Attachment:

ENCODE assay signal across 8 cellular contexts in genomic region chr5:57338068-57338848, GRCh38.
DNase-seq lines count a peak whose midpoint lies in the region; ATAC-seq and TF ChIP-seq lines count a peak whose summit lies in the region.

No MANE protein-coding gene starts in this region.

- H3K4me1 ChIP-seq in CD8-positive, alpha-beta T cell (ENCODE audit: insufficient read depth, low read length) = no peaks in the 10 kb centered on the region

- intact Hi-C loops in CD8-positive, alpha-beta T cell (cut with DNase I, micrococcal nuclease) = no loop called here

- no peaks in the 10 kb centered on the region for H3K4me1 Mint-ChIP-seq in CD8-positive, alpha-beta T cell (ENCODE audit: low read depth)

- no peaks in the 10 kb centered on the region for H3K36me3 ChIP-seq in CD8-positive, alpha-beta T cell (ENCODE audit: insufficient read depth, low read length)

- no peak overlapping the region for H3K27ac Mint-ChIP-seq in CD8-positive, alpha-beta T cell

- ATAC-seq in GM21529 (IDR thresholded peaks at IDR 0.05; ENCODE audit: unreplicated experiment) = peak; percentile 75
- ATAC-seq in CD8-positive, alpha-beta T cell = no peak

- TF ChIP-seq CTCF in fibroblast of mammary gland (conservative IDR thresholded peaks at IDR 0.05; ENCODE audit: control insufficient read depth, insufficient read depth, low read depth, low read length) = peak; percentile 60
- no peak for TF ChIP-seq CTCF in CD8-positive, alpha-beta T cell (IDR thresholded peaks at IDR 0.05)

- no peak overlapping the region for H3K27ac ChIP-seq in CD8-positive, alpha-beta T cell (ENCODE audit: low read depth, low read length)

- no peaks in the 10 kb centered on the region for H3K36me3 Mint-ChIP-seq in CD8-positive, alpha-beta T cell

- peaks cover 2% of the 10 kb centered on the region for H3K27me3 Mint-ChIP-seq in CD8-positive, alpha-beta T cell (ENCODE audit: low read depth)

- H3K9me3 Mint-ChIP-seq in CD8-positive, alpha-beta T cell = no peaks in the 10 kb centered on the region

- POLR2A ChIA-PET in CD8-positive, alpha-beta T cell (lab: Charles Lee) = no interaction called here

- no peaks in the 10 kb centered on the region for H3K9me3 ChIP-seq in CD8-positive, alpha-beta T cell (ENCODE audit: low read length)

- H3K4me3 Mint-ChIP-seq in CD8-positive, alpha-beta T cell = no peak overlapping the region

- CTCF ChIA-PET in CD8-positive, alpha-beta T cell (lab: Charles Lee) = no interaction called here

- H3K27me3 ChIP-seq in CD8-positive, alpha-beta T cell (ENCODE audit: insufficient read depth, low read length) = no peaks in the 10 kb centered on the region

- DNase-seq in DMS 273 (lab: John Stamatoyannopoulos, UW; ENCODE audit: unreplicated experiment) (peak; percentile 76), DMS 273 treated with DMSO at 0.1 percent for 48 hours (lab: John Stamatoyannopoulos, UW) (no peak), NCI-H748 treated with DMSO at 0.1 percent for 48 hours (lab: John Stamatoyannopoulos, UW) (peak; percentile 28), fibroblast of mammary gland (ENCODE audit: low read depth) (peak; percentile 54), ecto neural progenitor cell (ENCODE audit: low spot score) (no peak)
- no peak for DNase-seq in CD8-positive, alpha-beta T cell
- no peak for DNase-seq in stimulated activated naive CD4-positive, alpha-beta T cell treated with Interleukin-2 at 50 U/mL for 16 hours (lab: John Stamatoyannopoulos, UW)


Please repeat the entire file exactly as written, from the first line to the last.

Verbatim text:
ENCODE assay signal across 8 cellular contexts in genomic region chr5:57338068-57338848, GRCh38.
DNase-seq lines count a peak whose midpoint lies in the region; ATAC-seq and TF ChIP-seq lines count a peak whose summit lies in the region.

No MANE protein-coding gene starts in this region.

- H3K4me1 ChIP-seq in CD8-positive, alpha-beta T cell (ENCODE audit: insufficient read depth, low read length) = no peaks in the 10 kb centered on the region

- intact Hi-C loops in CD8-positive, alpha-beta T cell (cut with DNase I, micrococcal nuclease) = no loop called here

- no peaks in the 10 kb centered on the region for H3K4me1 Mint-ChIP-seq in CD8-positive, alpha-beta T cell (ENCODE audit: low read depth)

- no peaks in the 10 kb centered on the region for H3K36me3 ChIP-seq in CD8-positive, alpha-beta T cell (ENCODE audit: insufficient read depth, low read length)

- no peak overlapping the region for H3K27ac Mint-ChIP-seq in CD8-positive, alpha-beta T cell

- ATAC-seq in GM21529 (IDR thresholded peaks at IDR 0.05; ENCODE audit: unreplicated experiment) = peak; percentile 75
- ATAC-seq in CD8-positive, alpha-beta T cell = no peak

- TF ChIP-seq CTCF in fibroblast of mammary gland (conservative IDR thresholded peaks at IDR 0.05; ENCODE audit: control insufficient read depth, insufficient read depth, low read depth, low read length) = peak; percentile 60
- no peak for TF ChIP-seq CTCF in CD8-positive, alpha-beta T cell (IDR thresholded peaks at IDR 0.05)

- no peak overlapping the region for H3K27ac ChIP-seq in CD8-positive, alpha-beta T cell (ENCODE audit: low read depth, low read length)

- no peaks in the 10 kb centered on the region for H3K36me3 Mint-ChIP-seq in CD8-positive, alpha-beta T cell

- peaks cover 2% of the 10 kb centered on the region for H3K27me3 Mint-ChIP-seq in CD8-positive, alpha-beta T cell (ENCODE audit: low read depth)

- H3K9me3 Mint-ChIP-seq in CD8-positive, alpha-beta T cell = no peaks in the 10 kb centered on the region

- POLR2A ChIA-PET in CD8-positive, alpha-beta T cell (lab: Charles Lee) = no interaction called here

- no peaks in the 10 kb centered on the region for H3K9me3 ChIP-seq in CD8-positive, alpha-beta T cell (ENCODE audit: low read length)

- H3K4me3 Mint-ChIP-seq in CD8-positive, alpha-beta T cell = no peak overlapping the region

- CTCF ChIA-PET in CD8-positive, alpha-beta T cell (lab: Charles Lee) = no interaction called here

- H3K27me3 ChIP-seq in CD8-positive, alpha-beta T cell (ENCODE audit: insufficient read depth, low read length) = no peaks in the 10 kb centered on the region

- DNase-seq in DMS 273 (lab: John Stamatoyannopoulos, UW; ENCODE audit: unreplicated experiment) (peak; percentile 76), DMS 273 treated with DMSO at 0.1 percent for 48 hours (lab: John Stamatoyannopoulos, UW) (no peak), NCI-H748 treated with DMSO at 0.1 percent for 48 hours (lab: John Stamatoyannopoulos, UW) (peak; percentile 28), fibroblast of mammary gland (ENCODE audit: low read depth) (peak; percentile 54), ecto neural progenitor cell (ENCODE audit: low spot score) (no peak)
- no peak for DNase-seq in CD8-positive, alpha-beta T cell
- no peak for DNase-seq in stimulated activated naive CD4-positive, alpha-beta T cell treated with Interleukin-2 at 50 U/mL for 16 hours (lab: John Stamatoyannopoulos, UW)